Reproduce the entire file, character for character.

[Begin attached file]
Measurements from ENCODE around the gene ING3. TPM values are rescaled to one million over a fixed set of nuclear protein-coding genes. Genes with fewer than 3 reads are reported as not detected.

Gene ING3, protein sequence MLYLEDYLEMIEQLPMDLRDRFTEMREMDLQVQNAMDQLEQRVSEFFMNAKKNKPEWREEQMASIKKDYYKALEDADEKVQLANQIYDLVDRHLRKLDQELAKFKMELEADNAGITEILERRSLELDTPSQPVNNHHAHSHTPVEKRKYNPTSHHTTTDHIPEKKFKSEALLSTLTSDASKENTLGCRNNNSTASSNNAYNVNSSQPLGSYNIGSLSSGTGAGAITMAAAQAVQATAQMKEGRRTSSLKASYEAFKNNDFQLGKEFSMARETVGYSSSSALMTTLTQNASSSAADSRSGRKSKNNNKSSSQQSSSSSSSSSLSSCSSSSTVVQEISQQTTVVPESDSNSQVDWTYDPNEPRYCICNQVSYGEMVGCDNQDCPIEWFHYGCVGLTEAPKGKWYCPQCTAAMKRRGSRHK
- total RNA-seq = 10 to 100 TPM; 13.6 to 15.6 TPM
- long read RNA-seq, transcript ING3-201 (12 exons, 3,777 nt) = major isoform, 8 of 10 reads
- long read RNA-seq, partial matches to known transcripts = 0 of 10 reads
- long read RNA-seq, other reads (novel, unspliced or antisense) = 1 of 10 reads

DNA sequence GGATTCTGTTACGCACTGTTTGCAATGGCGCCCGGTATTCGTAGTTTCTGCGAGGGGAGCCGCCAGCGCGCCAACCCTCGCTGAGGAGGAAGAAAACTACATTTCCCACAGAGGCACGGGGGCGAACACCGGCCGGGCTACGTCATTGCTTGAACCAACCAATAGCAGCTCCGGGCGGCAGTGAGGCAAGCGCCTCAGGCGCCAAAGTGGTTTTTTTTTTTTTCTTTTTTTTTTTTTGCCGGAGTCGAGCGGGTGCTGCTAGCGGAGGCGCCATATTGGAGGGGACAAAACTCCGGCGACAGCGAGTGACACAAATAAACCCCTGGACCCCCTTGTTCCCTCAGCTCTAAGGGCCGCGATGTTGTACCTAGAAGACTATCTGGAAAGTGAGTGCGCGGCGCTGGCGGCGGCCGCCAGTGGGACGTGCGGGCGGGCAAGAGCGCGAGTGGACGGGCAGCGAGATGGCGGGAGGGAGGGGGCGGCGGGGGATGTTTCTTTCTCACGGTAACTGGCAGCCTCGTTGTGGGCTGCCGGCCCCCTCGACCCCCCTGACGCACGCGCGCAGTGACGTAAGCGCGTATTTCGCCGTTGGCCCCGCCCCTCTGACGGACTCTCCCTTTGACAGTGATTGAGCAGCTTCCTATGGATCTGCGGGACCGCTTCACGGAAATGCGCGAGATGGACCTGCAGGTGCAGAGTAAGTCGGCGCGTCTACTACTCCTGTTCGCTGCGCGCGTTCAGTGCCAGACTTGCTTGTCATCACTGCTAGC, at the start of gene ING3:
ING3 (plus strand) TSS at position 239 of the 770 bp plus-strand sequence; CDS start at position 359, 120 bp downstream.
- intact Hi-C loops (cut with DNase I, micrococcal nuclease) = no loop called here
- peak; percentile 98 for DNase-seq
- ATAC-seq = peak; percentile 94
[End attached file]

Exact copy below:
Measurements from ENCODE around the gene ING3. TPM values are rescaled to one million over a fixed set of nuclear protein-coding genes. Genes with fewer than 3 reads are reported as not detected.

Gene ING3, protein sequence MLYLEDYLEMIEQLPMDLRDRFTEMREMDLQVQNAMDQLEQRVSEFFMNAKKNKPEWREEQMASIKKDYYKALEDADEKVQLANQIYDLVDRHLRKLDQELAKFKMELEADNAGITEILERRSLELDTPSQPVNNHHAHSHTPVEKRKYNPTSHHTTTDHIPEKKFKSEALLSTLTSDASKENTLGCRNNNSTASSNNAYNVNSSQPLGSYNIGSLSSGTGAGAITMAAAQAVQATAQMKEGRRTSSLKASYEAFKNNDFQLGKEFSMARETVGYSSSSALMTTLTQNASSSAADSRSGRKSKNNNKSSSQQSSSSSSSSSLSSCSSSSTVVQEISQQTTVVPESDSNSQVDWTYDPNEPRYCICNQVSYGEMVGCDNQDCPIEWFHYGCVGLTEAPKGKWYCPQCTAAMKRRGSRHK
- total RNA-seq = 10 to 100 TPM; 13.6 to 15.6 TPM
- long read RNA-seq, transcript ING3-201 (12 exons, 3,777 nt) = major isoform, 8 of 10 reads
- long read RNA-seq, partial matches to known transcripts = 0 of 10 reads
- long read RNA-seq, other reads (novel, unspliced or antisense) = 1 of 10 reads

DNA sequence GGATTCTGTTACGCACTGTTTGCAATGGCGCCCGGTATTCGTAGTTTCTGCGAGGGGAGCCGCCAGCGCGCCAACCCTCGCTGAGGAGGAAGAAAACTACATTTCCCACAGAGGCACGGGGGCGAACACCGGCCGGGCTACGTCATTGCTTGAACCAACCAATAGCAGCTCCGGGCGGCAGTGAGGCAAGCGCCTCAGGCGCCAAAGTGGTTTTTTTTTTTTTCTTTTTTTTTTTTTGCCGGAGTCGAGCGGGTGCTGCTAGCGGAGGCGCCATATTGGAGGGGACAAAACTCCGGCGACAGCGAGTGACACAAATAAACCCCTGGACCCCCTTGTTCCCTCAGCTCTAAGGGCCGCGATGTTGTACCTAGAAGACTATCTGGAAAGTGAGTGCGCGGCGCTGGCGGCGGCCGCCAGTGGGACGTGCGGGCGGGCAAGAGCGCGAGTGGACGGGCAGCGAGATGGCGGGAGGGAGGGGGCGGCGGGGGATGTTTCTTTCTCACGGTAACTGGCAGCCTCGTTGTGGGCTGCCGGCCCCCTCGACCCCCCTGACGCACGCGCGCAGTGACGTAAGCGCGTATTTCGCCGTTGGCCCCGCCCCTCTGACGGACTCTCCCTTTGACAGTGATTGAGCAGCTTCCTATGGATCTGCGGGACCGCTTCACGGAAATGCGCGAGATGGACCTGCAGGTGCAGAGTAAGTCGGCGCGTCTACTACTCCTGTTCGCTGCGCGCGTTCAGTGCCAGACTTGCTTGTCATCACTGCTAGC, at the start of gene ING3:
ING3 (plus strand) TSS at position 239 of the 770 bp plus-strand sequence; CDS start at position 359, 120 bp downstream.
- intact Hi-C loops (cut with DNase I, micrococcal nuclease) = no loop called here
- peak; percentile 98 for DNase-seq
- ATAC-seq = peak; percentile 94